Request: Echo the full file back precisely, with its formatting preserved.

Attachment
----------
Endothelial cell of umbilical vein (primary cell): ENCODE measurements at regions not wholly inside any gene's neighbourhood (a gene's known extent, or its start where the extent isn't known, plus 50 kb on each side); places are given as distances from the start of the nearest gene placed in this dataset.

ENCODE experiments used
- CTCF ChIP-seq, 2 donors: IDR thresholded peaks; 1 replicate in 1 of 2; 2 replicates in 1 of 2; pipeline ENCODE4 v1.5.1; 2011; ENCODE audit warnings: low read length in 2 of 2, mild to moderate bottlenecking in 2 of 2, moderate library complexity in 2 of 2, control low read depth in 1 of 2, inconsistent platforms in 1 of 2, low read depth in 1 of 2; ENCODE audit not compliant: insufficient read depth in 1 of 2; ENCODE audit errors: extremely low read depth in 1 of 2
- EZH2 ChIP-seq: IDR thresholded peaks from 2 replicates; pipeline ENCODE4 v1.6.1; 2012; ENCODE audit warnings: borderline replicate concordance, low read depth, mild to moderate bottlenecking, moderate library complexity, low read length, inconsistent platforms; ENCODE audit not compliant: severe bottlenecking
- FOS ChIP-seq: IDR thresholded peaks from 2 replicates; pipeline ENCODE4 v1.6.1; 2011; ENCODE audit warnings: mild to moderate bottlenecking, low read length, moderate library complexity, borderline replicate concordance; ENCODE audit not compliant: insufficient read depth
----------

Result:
Endothelial cell of umbilical vein (primary cell): ENCODE measurements at regions not wholly inside any gene's neighbourhood (a gene's known extent, or its start where the extent isn't known, plus 50 kb on each side); places are given as distances from the start of the nearest gene placed in this dataset.

ENCODE experiments used
- CTCF ChIP-seq, 2 donors: IDR thresholded peaks; 1 replicate in 1 of 2; 2 replicates in 1 of 2; pipeline ENCODE4 v1.5.1; 2011; ENCODE audit warnings: low read length in 2 of 2, mild to moderate bottlenecking in 2 of 2, moderate library complexity in 2 of 2, control low read depth in 1 of 2, inconsistent platforms in 1 of 2, low read depth in 1 of 2; ENCODE audit not compliant: insufficient read depth in 1 of 2; ENCODE audit errors: extremely low read depth in 1 of 2
- EZH2 ChIP-seq: IDR thresholded peaks from 2 replicates; pipeline ENCODE4 v1.6.1; 2012; ENCODE audit warnings: borderline replicate concordance, low read depth, mild to moderate bottlenecking, moderate library complexity, low read length, inconsistent platforms; ENCODE audit not compliant: severe bottlenecking
- FOS ChIP-seq: IDR thresholded peaks from 2 replicates; pipeline ENCODE4 v1.6.1; 2011; ENCODE audit warnings: mild to moderate bottlenecking, low read length, moderate library complexity, borderline replicate concordance; ENCODE audit not compliant: insufficient read depth